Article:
The current pandemic reminds me very much of an earlier crisis. No, not the war (any of them) or the depression (any of them) or the AIDS crisis or anything like those things…at all.
I’m talking about the one “crisis” that really does resemble this one, and I’m wondering if it will turn out the same way.
I’m talking about “The Energy Crisis” of the 1970’s. It was politically controversial (like now). It was hard on poor people (like now). It wrecked the economy (like now). It was all but forgotten ten years later (in 1989)–but it changed the world.
Please keep in mind that I’m not talking about the 1973 Oil Embargo. That began the crisis. I’m not talking about the 1979 Oil Shortage. That was a part of, but not all of, the problem. The real “Energy Crisis” went on for ten years (or maybe forever) and, if you do your analysis properly, you can see how it affected just about everything in the world. The world we live in now is the result of that decade of “crisis” and how we responded to it.
And… as far as The Internet is concerned, it didn’t happen. Or rather, it barely happened. It was two “shocks” and some other stuff. Wars. Bad presidents. Bad Santas. Iranians. Liberals.
Stuff like that.
But the truth is that the real, factual energy crisis actually happened, and should have pushed us to work harder to do some things, like get rid of fossil fuels, and it did, somewhat–but it also pushed us to send troops to the Middle East and set up a “plastic” central banking system that just prints money, y’all.
And fracking. Fracking.
We live in the post-Energy Crisis world. That was what defined us, and I believe that the current pandemic will cause similar changes in our world–and don’t forget that it was a WORLD crisis. Just like now. We Americans tend to want to forget that something as large as the pandemic, or the energy crisis, changes the world. It’s not just an American problem. It’s a world problem.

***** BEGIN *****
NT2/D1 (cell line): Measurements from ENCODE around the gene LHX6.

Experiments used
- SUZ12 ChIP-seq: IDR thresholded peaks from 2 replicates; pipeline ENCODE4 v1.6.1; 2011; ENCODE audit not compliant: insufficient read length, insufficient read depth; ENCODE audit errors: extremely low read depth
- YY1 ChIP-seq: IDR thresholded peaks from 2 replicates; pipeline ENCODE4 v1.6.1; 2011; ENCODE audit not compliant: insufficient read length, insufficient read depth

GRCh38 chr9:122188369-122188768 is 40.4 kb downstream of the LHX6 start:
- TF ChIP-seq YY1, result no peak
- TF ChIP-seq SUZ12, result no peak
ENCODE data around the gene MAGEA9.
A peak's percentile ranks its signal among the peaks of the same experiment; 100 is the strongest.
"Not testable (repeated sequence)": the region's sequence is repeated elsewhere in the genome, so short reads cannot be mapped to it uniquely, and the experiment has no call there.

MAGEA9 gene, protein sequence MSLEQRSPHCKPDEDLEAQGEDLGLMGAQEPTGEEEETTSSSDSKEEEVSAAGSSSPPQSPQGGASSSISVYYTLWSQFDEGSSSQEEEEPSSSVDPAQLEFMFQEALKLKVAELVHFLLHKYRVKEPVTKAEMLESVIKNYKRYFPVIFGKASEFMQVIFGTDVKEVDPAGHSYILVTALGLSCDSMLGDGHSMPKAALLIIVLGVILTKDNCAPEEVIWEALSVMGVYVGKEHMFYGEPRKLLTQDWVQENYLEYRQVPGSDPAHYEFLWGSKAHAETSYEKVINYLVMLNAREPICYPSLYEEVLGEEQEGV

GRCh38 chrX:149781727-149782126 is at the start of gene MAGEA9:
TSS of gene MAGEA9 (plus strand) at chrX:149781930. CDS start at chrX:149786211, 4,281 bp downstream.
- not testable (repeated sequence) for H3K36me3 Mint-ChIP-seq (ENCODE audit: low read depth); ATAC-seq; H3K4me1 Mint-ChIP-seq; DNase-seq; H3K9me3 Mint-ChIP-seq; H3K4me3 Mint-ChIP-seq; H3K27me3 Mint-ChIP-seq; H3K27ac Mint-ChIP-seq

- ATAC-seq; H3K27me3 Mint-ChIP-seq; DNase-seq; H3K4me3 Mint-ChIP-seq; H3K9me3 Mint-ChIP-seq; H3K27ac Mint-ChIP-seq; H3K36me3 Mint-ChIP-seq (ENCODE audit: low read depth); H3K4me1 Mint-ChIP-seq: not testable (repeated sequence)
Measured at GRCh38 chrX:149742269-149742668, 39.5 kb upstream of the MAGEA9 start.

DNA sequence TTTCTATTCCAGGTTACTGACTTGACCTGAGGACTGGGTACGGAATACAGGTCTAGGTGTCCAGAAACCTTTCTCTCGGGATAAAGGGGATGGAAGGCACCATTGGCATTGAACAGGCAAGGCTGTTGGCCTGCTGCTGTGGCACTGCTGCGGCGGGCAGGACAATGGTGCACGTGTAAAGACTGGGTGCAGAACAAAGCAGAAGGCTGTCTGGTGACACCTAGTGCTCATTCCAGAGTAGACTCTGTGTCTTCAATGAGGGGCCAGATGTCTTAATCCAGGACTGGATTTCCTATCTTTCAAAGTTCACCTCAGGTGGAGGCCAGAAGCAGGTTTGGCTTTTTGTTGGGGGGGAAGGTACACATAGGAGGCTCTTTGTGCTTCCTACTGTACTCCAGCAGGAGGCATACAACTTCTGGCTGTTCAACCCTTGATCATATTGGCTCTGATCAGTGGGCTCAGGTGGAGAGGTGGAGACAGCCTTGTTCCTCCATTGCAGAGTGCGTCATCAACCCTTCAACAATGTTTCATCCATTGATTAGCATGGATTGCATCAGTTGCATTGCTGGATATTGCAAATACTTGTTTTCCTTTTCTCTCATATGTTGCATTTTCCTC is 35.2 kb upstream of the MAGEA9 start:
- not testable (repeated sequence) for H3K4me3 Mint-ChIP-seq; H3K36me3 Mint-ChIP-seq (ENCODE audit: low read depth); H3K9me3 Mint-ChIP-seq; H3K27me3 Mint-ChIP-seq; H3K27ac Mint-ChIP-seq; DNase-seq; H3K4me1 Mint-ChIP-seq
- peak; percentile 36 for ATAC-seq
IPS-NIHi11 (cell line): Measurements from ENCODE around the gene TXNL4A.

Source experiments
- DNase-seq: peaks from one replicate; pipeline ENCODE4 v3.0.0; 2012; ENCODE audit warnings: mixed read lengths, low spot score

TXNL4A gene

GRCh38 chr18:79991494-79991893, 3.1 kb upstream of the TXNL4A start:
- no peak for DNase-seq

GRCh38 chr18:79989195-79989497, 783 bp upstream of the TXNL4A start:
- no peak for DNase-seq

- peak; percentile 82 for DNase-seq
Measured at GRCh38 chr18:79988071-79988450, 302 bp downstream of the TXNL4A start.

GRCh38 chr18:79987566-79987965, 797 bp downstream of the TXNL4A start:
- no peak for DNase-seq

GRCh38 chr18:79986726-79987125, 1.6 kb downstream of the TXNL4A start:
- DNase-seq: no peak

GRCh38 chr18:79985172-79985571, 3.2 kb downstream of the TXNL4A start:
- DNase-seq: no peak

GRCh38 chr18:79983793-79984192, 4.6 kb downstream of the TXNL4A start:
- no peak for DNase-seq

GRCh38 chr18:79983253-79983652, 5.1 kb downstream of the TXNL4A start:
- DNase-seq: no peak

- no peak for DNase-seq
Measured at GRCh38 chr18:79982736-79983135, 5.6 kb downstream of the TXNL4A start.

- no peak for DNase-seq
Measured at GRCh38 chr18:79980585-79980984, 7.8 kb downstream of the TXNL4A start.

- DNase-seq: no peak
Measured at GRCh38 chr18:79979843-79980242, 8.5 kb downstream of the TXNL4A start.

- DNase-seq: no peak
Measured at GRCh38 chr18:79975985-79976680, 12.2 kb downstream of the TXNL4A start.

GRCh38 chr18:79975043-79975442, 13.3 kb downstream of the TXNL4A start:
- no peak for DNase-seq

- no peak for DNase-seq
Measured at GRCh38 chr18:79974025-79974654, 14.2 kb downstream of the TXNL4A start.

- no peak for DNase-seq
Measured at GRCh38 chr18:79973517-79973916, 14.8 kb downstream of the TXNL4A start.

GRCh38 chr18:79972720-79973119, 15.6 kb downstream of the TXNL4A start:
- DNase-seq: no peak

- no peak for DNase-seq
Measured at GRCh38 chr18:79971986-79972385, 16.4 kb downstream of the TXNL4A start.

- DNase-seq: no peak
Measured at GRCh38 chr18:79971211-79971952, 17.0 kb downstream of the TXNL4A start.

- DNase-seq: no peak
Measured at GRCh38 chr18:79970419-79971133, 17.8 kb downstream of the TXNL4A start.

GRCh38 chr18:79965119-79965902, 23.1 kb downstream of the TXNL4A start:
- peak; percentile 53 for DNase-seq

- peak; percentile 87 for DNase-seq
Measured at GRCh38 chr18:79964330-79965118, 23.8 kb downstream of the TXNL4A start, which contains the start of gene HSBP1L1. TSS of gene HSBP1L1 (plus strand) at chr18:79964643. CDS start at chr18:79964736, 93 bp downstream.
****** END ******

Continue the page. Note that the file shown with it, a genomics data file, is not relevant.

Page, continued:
But, as I’ve mentioned on this blog before, we forget. Stuff that we find unpleasant is forgotten.
Over time, the facts of the past change. The past, that we try to remember, just fades away.
Take James Stewart. He was a movie star and a war hero and an Air Force general. He was also bald. His hairline resembled that of Patrick Stewart in The Next Generation. Very bald.
At one time (I’m not sure how it is now) there was a regulation that Air Force officers could not wear hairpieces. So James Stewart’s official Air Force photo showed him as he really looked–without the rug.
I admit that when I first saw this photo, it was a bit of a shock. But I didn’t download it, or if I did, it’s been lost.
Go and try to find that photo now. The same photo exists, yes, but it has hair.
Speaking of celebrities, I clearly remember that the beautiful Lauren Bacall was one of the world’s most dazzingly women, but she did not age well. By the 1960’s, she had wrinkles on her face, the result of heavy smoking and lots of sun, that made her resemble the character “Prune Face” from Dick Tracy comic strips.
It was sad.
Then, one day, she suddenly looked good again. She was one of the first, and most successful, face-lift patients. Her success must have motivated Hollywood (and wealthy people everywhere) to go plastic surgery crazy and so we ended up with Michael Jackson, etc.
But try to find any evidence of this on The Holy Internet. It doesn’t exist. Like James Stewart’s bald head, Lauren Bacall’s prune face has been sent down the memory hole.
Along with The Energy Crisis.
In ten years time, will young people look puzzled if you mention “coronavirus” or “covid-19?”
I believe they will. I know it’s hard to imagine now, but while the entire world will change, the cause will quietly be forgotten, because it’s just too darn unpleasant.